“…we call one language the ‘original’ and the other the ‘translation’ (meaning ‘unoriginal’ and ‘derivative’). This terminology suppresses the fact that the ‘unoriginal’ language may well be the ‘native tongue’––that is, the original language––of the translator, whose translating may involve turning the ‘original’ which is actually not her native/original language into her ‘native’/’original’ language (155).”
It is assumed that authenticity corresponds solely to the original––any movement away from this origin dismantles its value. Even translation’s etymological roots reflect these implications of loss, of decay, and perhaps even of death. Chow cites Barbara Johnson: “It might seem… that the translator ought, despite or perhaps because of [their] oath of fidelity, to be considered not as a duteous spouse as a faithful bigamist, with loyalties split between a native language and a foreign tongue (155, emphasis added).
If translation is a relationship between translator and translated, it can be linked with ethnography, which entails a relationship between observer and observed. Ethnography is defined in the Oxford English Dictionary as “the systematic study and description of peoples, societies, and cultures.” Here, ‘systematic’ refers to ethnography in its classical anthropological sense; that is, a (Western) observer inserts themselves into a (non-Western) society and captures them with supposed objectivity. What this definition fails to address is the inequality inherent in the relationship between observer and observed: the very presence of the observer alters the observed. Ultimately, the method of anthropological ethnography reinforces Western imperialism, privileging Western thought and robbing the ‘observed’ of their means of knowing themselves. Chow proposes an alternative to this ethnography that rectifies this via a focus on visuality. The primacy of “to-be-looked-at-ness” explicitly highlights the observed’s active participation in an autoethnography, which in turn destroys any illusion of objectivity:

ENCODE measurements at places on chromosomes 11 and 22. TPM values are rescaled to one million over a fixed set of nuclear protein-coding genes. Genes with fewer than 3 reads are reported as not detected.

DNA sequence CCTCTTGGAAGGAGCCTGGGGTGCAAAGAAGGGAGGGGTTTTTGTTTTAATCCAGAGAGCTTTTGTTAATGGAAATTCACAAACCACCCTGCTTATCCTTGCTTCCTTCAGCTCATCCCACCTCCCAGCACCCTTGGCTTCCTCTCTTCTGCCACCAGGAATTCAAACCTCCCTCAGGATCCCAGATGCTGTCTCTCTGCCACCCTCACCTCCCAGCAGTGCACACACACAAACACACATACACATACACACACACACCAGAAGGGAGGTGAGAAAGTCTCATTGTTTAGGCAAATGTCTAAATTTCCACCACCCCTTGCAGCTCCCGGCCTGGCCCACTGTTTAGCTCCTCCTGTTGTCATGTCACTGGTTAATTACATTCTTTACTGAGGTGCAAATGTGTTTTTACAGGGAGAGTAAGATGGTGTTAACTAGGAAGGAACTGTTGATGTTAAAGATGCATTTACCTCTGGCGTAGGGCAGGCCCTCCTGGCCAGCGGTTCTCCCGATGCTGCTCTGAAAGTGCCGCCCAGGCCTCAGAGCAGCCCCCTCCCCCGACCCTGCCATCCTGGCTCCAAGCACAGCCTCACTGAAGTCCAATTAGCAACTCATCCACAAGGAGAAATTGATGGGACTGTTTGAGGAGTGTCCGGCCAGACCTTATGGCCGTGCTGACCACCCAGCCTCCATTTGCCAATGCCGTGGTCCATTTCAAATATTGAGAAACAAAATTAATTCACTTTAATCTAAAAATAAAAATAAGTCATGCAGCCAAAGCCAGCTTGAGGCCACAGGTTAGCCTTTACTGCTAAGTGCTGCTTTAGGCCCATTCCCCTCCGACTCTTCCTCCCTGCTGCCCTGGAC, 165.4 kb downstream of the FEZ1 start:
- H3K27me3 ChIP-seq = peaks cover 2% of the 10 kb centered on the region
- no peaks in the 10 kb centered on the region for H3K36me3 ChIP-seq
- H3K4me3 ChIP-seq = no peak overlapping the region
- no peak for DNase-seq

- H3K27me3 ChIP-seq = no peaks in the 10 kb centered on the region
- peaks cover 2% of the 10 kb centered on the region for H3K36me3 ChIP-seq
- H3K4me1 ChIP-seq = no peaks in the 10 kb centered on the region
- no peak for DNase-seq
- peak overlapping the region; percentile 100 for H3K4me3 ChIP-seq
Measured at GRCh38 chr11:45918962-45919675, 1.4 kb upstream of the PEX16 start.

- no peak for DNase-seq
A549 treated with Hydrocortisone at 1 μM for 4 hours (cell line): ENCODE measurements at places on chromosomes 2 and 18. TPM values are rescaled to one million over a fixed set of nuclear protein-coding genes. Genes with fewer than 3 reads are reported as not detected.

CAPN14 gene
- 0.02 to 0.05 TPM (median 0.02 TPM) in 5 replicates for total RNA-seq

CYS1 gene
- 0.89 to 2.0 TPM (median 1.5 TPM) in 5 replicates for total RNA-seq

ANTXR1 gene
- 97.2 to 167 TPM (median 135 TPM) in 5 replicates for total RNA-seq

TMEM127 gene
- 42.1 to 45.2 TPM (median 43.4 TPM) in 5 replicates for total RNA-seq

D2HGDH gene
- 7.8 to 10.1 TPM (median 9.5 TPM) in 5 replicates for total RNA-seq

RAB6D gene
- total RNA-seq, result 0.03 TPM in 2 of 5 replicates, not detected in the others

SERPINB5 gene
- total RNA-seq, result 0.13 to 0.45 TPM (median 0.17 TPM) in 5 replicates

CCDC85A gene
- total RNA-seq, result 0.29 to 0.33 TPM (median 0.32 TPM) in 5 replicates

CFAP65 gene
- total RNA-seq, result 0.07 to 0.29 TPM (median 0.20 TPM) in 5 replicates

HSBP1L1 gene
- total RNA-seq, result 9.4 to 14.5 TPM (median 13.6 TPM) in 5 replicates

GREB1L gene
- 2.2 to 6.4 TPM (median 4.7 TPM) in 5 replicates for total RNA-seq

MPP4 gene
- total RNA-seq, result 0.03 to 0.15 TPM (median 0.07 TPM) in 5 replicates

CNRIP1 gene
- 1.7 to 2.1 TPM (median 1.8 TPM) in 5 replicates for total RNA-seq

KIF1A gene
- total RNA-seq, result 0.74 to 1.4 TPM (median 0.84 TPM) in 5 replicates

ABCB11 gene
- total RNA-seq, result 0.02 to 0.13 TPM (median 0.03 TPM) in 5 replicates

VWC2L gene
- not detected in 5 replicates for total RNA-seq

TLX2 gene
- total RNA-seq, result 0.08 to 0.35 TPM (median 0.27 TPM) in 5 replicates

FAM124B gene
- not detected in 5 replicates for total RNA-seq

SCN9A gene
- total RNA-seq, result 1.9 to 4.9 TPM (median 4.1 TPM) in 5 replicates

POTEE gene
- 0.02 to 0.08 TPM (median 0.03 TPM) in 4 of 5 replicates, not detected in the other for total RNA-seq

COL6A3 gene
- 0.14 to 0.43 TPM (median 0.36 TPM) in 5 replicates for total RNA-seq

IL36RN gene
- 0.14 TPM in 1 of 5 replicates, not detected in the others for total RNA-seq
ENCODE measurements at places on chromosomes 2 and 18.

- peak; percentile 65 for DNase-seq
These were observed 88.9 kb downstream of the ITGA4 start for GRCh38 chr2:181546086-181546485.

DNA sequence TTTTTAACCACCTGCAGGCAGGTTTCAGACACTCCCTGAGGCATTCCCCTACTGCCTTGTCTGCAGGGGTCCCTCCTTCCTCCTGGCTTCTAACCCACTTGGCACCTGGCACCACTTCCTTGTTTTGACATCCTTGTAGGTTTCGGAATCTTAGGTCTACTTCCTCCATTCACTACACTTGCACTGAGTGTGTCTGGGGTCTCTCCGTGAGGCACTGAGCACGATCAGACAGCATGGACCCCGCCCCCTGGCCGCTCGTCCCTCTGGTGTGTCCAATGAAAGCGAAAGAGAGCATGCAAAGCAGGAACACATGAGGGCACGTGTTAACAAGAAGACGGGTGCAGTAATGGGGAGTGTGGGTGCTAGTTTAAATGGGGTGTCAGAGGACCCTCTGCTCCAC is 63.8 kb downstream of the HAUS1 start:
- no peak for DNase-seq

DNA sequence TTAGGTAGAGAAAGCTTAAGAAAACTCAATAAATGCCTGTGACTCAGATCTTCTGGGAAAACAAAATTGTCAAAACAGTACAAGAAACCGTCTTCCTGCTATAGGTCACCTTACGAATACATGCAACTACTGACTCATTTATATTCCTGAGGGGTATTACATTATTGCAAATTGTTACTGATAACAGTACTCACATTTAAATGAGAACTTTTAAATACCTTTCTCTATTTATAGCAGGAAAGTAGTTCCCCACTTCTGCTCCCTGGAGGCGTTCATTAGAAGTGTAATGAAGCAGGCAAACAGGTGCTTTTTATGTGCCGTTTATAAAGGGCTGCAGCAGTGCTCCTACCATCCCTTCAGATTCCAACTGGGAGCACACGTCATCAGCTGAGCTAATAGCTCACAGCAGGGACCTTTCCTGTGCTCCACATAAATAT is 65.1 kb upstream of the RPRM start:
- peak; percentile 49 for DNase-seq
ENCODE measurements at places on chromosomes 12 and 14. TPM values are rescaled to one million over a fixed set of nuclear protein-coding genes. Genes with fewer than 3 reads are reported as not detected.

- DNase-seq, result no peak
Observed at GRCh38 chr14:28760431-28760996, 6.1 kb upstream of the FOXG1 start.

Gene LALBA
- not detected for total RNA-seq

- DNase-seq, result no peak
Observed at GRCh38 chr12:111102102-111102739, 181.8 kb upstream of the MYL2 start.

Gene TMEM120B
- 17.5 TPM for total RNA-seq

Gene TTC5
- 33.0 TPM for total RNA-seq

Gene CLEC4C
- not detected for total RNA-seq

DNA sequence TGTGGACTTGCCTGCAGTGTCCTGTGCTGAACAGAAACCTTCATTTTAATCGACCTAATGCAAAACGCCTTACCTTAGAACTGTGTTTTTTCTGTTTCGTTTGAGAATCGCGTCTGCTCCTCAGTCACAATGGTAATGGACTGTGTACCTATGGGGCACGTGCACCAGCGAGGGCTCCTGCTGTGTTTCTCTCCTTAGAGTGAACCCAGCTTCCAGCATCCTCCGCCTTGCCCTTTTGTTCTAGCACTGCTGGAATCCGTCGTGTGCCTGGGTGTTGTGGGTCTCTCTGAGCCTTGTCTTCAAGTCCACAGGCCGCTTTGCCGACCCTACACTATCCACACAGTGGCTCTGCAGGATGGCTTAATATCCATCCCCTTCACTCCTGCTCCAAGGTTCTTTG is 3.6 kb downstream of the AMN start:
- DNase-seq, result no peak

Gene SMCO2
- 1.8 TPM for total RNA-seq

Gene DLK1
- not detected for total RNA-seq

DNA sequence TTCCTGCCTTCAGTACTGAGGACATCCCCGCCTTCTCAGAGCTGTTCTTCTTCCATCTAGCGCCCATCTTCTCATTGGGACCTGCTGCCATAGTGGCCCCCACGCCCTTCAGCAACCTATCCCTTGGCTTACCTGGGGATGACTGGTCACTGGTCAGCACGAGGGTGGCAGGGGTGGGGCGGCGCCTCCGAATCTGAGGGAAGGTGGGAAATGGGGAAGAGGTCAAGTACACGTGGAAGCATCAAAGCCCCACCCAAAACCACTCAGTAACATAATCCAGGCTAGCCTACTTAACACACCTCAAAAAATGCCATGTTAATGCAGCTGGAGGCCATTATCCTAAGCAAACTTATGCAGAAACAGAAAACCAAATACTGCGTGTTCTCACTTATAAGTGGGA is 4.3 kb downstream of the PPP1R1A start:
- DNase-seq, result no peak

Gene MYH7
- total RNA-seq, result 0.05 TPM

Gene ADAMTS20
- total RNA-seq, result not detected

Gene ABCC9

“With visuality as its focus, this reformulation of ethnography destroys the operational premises––of a world divided in the form of us and them, of viewing subject and viewed object––of classical anthropology. ‘Us’ and ‘them’ are no longer safely distinguishable; ‘viewed object’ is now looking at ‘viewing subject’ looking (153).”